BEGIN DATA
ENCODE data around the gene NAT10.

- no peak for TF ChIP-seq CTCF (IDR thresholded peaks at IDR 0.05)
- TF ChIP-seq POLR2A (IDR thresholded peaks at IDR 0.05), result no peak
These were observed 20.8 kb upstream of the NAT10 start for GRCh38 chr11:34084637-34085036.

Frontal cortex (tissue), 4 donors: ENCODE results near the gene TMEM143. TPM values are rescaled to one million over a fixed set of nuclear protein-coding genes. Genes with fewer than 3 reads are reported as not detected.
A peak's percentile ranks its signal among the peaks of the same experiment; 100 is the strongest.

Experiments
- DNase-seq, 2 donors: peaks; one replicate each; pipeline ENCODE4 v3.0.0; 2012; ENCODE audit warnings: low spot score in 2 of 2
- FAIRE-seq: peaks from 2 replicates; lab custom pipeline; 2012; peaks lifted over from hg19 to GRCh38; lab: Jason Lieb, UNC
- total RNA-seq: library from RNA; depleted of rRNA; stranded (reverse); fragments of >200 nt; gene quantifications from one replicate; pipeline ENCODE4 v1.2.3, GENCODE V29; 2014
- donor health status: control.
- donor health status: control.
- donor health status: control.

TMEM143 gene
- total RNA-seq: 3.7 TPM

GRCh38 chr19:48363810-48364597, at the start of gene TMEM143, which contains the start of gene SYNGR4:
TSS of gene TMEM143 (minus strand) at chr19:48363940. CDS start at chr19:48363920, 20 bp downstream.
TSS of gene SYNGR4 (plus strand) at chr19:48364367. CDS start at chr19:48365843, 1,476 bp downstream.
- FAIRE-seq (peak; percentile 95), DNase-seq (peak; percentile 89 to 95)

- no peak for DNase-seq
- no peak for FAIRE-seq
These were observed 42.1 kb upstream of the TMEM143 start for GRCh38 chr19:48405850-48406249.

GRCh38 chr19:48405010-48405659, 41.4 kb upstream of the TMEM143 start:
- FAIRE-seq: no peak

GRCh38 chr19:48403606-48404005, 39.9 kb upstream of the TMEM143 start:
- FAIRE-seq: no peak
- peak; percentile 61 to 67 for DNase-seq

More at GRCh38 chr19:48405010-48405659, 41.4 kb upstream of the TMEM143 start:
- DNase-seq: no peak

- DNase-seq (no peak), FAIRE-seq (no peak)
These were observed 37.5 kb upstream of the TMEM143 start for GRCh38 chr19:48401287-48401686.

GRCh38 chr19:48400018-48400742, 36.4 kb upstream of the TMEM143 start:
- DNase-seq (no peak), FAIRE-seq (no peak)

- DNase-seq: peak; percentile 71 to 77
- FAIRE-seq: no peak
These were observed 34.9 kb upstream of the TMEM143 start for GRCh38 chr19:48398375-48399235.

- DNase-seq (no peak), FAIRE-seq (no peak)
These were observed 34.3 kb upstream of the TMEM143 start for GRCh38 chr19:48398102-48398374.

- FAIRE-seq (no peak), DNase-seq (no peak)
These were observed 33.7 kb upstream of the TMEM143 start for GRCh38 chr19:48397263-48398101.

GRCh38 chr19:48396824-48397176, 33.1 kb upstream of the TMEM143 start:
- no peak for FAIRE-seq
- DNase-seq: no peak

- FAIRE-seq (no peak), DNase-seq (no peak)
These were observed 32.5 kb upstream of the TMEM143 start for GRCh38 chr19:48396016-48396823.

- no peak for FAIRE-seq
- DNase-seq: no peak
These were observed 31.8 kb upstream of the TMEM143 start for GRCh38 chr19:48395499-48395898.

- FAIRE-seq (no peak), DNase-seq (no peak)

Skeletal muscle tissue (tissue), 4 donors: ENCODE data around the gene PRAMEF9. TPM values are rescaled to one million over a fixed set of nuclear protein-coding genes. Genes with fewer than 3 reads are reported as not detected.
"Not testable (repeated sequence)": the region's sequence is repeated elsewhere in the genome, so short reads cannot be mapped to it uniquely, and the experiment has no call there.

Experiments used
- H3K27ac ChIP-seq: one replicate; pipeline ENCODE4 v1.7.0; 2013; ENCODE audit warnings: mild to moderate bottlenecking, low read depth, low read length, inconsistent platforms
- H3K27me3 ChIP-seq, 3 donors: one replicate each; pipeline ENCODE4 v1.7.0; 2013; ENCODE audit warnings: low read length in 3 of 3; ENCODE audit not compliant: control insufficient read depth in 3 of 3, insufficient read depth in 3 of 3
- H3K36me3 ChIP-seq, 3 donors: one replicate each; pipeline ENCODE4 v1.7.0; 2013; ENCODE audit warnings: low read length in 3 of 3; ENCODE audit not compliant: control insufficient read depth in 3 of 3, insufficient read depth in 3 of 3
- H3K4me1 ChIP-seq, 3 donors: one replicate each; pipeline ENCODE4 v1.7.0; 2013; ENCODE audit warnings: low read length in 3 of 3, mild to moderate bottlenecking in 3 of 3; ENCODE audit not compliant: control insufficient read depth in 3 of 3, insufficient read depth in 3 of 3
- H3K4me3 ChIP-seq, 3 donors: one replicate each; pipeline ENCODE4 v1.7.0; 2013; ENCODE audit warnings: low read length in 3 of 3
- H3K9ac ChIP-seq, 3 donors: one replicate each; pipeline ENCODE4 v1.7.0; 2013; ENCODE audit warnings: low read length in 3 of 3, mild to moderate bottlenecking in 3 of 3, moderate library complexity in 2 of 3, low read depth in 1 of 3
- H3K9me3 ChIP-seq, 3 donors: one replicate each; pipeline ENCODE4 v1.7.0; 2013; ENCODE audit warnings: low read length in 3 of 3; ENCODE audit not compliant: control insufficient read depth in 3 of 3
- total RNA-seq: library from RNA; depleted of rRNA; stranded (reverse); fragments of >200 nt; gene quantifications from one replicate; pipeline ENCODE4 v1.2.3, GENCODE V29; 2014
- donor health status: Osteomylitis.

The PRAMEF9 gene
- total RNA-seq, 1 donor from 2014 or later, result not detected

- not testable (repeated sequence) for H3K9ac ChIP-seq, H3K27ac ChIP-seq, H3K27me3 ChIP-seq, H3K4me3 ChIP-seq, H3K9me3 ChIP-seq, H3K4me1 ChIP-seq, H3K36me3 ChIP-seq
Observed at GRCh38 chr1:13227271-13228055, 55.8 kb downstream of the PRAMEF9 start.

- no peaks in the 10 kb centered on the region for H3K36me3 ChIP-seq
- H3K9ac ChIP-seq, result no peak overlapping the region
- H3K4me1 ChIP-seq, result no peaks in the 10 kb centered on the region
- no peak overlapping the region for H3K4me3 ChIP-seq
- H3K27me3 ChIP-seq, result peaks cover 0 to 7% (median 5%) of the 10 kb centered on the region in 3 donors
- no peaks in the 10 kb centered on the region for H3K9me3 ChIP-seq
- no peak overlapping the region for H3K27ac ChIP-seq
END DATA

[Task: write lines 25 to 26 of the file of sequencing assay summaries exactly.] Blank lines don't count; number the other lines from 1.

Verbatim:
GRCh38 chr19:48403606-48404005, 39.9 kb upstream of the TMEM143 start:
- FAIRE-seq: no peak